SED Critical to China/U.S. Economic Growthby Tim Manni
China’s exports dropped in November for the first time in seven years — further evidence of the global economic strain. China, the world’s fourth largest economy, experienced an export contraction of 2.2% from one year ago, and saw imports decline by 17.9% — the largest decrease since 1995. The latest U.S. trade numbers report nearly six percent declines in both exports and imports for September (October’s numbers will be released tomorrow).
Under President Bush, the U.S. and Chinese Governments established the U.S.-China Strategic Economic Dialogue (SED), a strategy designed to prioritize “issues in the broader context of our bilateral economic relationship, the SED gives direction and creates momentum for the many existing bilateral mechanisms we use to foster cooperation and resolve concerns across the spectrum of economic issues.”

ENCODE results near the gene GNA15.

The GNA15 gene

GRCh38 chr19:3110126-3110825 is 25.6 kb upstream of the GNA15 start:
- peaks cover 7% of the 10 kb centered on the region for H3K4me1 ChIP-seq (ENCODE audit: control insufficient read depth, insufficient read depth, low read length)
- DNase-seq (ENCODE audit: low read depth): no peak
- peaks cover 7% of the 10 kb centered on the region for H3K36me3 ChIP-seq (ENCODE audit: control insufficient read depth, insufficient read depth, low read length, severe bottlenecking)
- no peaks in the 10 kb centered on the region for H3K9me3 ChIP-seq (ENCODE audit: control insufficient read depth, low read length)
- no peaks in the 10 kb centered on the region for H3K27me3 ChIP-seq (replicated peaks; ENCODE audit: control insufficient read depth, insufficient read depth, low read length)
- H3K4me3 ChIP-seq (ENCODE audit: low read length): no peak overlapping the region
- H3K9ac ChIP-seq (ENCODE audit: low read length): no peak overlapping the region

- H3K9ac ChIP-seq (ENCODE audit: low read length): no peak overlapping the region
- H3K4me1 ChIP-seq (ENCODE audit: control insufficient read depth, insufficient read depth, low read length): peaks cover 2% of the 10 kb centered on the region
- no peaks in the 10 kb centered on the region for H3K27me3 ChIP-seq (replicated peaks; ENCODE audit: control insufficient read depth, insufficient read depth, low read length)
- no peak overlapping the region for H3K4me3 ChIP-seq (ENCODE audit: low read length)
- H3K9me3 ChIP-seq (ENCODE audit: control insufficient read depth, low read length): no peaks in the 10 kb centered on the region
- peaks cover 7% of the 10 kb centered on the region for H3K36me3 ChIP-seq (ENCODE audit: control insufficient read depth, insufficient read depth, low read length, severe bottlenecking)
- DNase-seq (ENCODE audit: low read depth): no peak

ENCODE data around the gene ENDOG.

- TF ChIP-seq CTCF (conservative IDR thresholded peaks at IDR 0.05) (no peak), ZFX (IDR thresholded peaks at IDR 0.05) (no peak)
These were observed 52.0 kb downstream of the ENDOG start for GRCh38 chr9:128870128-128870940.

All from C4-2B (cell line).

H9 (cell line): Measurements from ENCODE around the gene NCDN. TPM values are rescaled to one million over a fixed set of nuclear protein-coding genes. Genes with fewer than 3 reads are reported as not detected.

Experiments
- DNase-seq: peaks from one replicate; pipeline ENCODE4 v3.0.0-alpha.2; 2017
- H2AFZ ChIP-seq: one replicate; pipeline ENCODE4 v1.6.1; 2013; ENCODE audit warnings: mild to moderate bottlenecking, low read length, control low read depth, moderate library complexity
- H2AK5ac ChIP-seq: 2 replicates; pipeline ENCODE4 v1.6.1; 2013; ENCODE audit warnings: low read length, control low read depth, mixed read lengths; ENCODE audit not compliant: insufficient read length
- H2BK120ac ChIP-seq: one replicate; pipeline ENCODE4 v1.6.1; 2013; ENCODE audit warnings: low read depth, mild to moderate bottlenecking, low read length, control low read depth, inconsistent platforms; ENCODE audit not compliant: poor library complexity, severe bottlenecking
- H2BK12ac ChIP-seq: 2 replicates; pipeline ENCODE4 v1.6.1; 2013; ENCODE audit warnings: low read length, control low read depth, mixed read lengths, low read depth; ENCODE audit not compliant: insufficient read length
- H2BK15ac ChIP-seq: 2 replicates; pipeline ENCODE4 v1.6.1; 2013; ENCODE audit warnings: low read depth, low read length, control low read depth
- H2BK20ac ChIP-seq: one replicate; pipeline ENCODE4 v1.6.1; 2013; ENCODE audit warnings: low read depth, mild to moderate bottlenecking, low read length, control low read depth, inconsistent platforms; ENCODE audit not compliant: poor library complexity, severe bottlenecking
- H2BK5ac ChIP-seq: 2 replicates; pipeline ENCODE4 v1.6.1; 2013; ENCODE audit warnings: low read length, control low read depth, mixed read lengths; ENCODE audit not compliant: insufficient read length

The two countries completed their fifth SED meeting last Friday:
“Part of Secretary Paulson’s legacy will be the creation of a high-level, forward-looking dialogue between the United States and what will soon be the world’s second-largest economy, China. The past few months have reminded us that our economies are greatly interdependent, and success for each of us in the years ahead will require more engagement and cooperation, not less,” [US-China Business Council President John] Frisbie said.
Believe it or not, the U.S.’s top trading partner (both imports and exports) is Canada, China is number two, followed by Mexico and Japan. While China’s trade number have been regarded as “horrifying,” you can surmise the numbers are purely an accurate reflection of how global economies struggle as a whole.